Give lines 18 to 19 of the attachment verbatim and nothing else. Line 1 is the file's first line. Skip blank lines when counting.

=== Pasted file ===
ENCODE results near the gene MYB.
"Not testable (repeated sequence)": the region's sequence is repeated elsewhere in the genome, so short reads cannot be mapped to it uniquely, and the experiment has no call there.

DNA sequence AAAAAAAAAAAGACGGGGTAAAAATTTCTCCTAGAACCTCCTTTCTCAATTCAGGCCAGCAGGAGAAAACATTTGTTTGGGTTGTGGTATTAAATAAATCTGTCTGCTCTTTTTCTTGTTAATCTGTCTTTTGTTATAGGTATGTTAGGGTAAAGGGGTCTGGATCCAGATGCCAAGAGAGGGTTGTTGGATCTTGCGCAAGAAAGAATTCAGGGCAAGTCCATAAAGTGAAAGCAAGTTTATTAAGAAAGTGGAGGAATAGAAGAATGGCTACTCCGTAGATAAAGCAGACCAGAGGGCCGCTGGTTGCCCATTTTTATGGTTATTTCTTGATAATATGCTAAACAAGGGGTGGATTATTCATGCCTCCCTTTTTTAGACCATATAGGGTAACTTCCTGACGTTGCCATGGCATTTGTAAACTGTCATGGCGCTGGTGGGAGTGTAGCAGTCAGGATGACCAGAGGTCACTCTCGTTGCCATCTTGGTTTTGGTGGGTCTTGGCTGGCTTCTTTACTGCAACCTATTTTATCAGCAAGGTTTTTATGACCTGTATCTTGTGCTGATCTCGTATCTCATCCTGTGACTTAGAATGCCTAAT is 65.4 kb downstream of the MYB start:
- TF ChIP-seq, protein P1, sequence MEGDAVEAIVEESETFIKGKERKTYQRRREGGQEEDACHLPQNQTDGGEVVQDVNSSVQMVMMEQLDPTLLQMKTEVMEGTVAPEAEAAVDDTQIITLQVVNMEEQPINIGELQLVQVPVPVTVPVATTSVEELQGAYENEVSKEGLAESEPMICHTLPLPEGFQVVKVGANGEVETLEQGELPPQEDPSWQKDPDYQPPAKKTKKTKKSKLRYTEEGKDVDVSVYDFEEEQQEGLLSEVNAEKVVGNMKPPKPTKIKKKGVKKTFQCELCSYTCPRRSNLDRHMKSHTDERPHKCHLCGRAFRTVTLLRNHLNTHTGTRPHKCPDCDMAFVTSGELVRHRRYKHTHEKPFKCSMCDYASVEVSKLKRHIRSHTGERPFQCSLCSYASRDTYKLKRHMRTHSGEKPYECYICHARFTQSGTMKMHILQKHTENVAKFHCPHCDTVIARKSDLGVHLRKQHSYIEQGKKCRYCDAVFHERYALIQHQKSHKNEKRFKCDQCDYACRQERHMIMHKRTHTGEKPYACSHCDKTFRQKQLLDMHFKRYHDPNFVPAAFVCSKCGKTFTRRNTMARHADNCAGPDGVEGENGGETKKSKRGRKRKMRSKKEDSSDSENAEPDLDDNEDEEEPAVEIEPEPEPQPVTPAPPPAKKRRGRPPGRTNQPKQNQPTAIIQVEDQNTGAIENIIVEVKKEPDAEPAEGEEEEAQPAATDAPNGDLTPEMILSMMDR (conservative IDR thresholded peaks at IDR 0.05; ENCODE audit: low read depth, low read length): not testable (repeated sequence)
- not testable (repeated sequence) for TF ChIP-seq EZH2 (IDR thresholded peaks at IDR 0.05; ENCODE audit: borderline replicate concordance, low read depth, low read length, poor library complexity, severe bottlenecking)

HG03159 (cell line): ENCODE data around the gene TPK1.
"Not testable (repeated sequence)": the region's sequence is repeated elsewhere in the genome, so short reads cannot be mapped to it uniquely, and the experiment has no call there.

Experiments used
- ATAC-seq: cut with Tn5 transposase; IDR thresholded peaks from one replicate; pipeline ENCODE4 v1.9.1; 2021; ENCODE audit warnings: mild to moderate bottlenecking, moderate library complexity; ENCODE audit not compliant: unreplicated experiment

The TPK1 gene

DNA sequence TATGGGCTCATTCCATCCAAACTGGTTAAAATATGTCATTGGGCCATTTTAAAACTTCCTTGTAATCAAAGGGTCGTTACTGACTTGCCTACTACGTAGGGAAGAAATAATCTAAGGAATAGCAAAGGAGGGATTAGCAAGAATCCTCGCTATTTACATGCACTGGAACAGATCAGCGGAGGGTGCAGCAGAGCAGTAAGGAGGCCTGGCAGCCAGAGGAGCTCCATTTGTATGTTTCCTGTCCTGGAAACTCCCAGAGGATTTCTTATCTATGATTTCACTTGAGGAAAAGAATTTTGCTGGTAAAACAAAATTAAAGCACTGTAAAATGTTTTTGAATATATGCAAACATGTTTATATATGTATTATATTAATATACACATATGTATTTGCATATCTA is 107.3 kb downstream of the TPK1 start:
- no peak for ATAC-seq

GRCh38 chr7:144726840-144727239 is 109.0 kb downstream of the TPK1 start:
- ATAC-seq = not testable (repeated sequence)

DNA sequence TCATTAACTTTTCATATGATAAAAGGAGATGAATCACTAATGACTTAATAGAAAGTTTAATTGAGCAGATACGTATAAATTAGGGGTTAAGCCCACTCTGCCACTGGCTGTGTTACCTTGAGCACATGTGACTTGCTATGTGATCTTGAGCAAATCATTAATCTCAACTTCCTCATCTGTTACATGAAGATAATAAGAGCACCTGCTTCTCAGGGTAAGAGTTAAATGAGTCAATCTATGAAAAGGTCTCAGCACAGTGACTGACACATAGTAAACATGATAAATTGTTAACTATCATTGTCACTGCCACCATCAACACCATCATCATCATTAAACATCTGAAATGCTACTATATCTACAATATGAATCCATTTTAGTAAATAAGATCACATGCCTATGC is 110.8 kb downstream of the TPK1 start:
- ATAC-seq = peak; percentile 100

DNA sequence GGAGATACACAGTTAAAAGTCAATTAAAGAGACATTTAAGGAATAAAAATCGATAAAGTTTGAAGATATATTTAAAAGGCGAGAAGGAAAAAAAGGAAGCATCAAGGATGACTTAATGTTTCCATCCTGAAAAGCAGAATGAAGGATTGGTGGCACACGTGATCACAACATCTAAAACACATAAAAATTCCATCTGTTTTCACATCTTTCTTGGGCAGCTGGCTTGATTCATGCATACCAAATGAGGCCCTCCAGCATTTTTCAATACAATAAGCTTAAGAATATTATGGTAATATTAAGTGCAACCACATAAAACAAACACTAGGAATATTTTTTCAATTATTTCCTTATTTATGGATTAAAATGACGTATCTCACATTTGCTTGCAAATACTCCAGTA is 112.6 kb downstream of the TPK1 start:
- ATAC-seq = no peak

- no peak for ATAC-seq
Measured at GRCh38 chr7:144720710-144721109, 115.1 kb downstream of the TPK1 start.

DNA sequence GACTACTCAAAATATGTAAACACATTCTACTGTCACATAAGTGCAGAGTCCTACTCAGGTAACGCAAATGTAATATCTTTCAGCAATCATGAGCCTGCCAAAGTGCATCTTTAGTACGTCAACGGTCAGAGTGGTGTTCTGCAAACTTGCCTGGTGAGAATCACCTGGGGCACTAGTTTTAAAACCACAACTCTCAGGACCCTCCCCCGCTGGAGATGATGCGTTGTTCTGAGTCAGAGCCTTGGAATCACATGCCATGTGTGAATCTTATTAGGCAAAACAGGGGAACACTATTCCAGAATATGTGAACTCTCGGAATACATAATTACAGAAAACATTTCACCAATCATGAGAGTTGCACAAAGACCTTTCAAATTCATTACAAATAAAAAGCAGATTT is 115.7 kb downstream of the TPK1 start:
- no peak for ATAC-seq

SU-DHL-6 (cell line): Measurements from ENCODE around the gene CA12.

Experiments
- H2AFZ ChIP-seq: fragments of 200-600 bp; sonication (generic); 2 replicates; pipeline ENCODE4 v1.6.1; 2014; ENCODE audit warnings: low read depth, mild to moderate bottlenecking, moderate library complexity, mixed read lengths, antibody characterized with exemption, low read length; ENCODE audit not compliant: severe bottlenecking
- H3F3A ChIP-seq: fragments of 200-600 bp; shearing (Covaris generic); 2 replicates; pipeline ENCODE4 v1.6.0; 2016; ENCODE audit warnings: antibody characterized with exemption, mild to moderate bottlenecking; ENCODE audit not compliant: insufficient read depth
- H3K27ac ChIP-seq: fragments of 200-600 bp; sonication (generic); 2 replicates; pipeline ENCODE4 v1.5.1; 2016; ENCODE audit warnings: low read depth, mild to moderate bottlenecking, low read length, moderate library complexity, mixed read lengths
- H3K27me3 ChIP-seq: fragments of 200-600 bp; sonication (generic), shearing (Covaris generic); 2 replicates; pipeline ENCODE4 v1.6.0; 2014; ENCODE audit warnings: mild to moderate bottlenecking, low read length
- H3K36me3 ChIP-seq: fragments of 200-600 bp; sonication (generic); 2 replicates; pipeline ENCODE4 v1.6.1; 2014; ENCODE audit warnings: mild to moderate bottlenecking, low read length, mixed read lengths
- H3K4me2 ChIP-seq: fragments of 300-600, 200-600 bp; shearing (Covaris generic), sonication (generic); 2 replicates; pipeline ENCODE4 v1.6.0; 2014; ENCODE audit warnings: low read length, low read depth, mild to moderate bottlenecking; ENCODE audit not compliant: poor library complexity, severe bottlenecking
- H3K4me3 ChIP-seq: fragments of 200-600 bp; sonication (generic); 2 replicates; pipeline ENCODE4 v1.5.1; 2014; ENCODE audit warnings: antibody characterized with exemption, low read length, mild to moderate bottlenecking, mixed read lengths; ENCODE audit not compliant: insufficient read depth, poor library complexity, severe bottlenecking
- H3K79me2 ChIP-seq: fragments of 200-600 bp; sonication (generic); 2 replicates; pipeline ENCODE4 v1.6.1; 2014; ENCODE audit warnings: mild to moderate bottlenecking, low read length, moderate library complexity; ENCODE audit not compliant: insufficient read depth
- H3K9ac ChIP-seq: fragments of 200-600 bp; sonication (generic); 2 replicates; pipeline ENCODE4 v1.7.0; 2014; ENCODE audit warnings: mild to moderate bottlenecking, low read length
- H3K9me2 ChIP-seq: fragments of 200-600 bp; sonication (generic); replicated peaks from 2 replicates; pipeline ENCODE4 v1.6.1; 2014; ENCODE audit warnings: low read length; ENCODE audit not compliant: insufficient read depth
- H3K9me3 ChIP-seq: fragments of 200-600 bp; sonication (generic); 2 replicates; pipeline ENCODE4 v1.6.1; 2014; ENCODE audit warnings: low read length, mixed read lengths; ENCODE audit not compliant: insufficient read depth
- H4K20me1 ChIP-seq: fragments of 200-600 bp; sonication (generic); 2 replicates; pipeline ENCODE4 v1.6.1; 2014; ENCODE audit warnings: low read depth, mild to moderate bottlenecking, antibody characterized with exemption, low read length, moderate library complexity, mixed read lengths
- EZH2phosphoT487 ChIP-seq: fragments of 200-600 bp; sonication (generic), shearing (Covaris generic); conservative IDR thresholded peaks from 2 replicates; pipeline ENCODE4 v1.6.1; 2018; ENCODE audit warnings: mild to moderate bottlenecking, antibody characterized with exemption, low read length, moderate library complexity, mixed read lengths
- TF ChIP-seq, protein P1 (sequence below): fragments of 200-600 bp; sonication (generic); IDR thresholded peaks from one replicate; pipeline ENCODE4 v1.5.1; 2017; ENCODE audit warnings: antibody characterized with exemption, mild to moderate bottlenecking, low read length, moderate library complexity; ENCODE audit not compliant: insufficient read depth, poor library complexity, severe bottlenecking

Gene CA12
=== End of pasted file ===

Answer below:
- ATAC-seq = no peak

- no peak for ATAC-seq